Simply moving work off the jobsite to safer, more controlled fabrication sites offers benefits. For example, in a recent project, the Swedish construction firm Skanska AB reported moving 46% of labor off-site, resulting in a 65% reduction in time, 73% fewer defects, and a 44% reduction in cost versus comparable projects. Prefabrication eliminates delays and cost overruns by being predictable.
Companies building components and assemblies in a factory can anticipate better health and safety because the modules are built and maintained in a controlled environment until they’re moved on-site. Fewer people are needed on-site because the fabrication is done; what remains is mostly assembly. There are many advantages to prefabrication, though it is expensive to run that factory. Not all companies have adapted to the process, so finding the right partner remains a challenge.
This is an area where designers can shine. A technology-driven DfMA approach gives them the ability to influence construction from the start and deliver a design that can decrease overall project cost and risk and increase the speed of construction.
3. Digital Project Delivery Enables Multidisciplinary Collaboration
Technology is enabling a mindset change across industries. Historically, all stakeholders in a project manage their own risks and rewards in each siloed process in the value chain. To embrace the future of design practice, they need to move toward a shared risk-and-reward model for the construction process.
Some of that is happening through multidisciplinary collaboration within firms. There’s a trend toward architects buying engineering companies or hiring engineers so they can offer the full range of design for a project. Similarly, engineering companies are bringing in architects, and construction companies are adding design to their offerings to bring a complete, holistic approach to a construction project. These models empower AEC companies to extend their services further—up to and including the building-operation phase.
But it’s not just about creating new revenue streams for project stakeholders. With multidisciplinary collaboration, firms can measure practical savings in terms of reduced errors and omissions; reduced rework and materials waste; and, ultimately, lower costs.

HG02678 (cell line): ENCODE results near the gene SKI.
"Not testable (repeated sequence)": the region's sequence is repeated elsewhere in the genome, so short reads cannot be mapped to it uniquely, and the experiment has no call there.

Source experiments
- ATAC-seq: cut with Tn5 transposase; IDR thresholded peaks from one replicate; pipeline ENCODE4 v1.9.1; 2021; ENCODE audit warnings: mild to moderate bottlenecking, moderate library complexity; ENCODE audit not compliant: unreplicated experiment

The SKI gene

This rigorous collaboration makes it possible for the project’s stakeholders to add constraints, rules, compliance modeling, and practical measures of consistency (including DfMA principles)—which then enables teams to design buildings they know are constructable downstream.
All of this is enabled by software that supports digital project delivery, which organizes and manages project data in real time. Using a common data environment (CDE) to store all models and multidisciplinary data can unlock significant improvements through data sharing and better coordination, breaking down historical silos and providing better insights for planning, designing, building, and operating capital assets.
In outcome-based design, designers become agents of change, providing a connected, insights-driven framework that gives stakeholders across a project’s ecosystem and lifecycle the ability to make more informed strategic decisions.
That’s a stark contrast with the way design has been approached in the past, which is best summed up with a wonderful characterization by Yale University Associate Dean and Professor Adjunct Phil Bernstein: The architect used to design something and essentially dare the building company to construct it. That won’t be the way in the future of design.